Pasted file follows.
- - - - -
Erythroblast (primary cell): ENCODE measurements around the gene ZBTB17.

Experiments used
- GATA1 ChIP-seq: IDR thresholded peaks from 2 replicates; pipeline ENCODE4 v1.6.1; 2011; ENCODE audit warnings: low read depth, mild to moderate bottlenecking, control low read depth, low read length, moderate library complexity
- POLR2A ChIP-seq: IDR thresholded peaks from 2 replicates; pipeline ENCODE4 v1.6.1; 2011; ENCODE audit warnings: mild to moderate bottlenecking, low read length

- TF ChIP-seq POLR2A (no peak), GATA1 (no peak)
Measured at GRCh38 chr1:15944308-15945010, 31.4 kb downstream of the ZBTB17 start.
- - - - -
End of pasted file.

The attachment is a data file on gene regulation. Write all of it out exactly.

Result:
Erythroblast (primary cell): ENCODE measurements around the gene ZBTB17.

Experiments used
- GATA1 ChIP-seq: IDR thresholded peaks from 2 replicates; pipeline ENCODE4 v1.6.1; 2011; ENCODE audit warnings: low read depth, mild to moderate bottlenecking, control low read depth, low read length, moderate library complexity
- POLR2A ChIP-seq: IDR thresholded peaks from 2 replicates; pipeline ENCODE4 v1.6.1; 2011; ENCODE audit warnings: mild to moderate bottlenecking, low read length

- TF ChIP-seq POLR2A (no peak), GATA1 (no peak)
Measured at GRCh38 chr1:15944308-15945010, 31.4 kb downstream of the ZBTB17 start.